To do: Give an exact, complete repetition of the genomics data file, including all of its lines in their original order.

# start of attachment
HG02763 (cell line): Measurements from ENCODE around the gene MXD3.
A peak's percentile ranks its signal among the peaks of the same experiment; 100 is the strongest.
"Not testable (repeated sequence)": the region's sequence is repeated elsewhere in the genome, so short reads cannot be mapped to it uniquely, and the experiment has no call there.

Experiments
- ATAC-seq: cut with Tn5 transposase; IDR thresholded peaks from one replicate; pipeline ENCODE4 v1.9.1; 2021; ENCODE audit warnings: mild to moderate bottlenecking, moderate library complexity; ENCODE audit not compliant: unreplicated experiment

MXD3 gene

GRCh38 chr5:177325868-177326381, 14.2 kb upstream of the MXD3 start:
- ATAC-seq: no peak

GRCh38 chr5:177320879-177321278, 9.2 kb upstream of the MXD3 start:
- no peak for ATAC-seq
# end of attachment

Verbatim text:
HG02763 (cell line): Measurements from ENCODE around the gene MXD3.
A peak's percentile ranks its signal among the peaks of the same experiment; 100 is the strongest.
"Not testable (repeated sequence)": the region's sequence is repeated elsewhere in the genome, so short reads cannot be mapped to it uniquely, and the experiment has no call there.

Experiments
- ATAC-seq: cut with Tn5 transposase; IDR thresholded peaks from one replicate; pipeline ENCODE4 v1.9.1; 2021; ENCODE audit warnings: mild to moderate bottlenecking, moderate library complexity; ENCODE audit not compliant: unreplicated experiment

MXD3 gene

GRCh38 chr5:177325868-177326381, 14.2 kb upstream of the MXD3 start:
- ATAC-seq: no peak

GRCh38 chr5:177320879-177321278, 9.2 kb upstream of the MXD3 start:
- no peak for ATAC-seq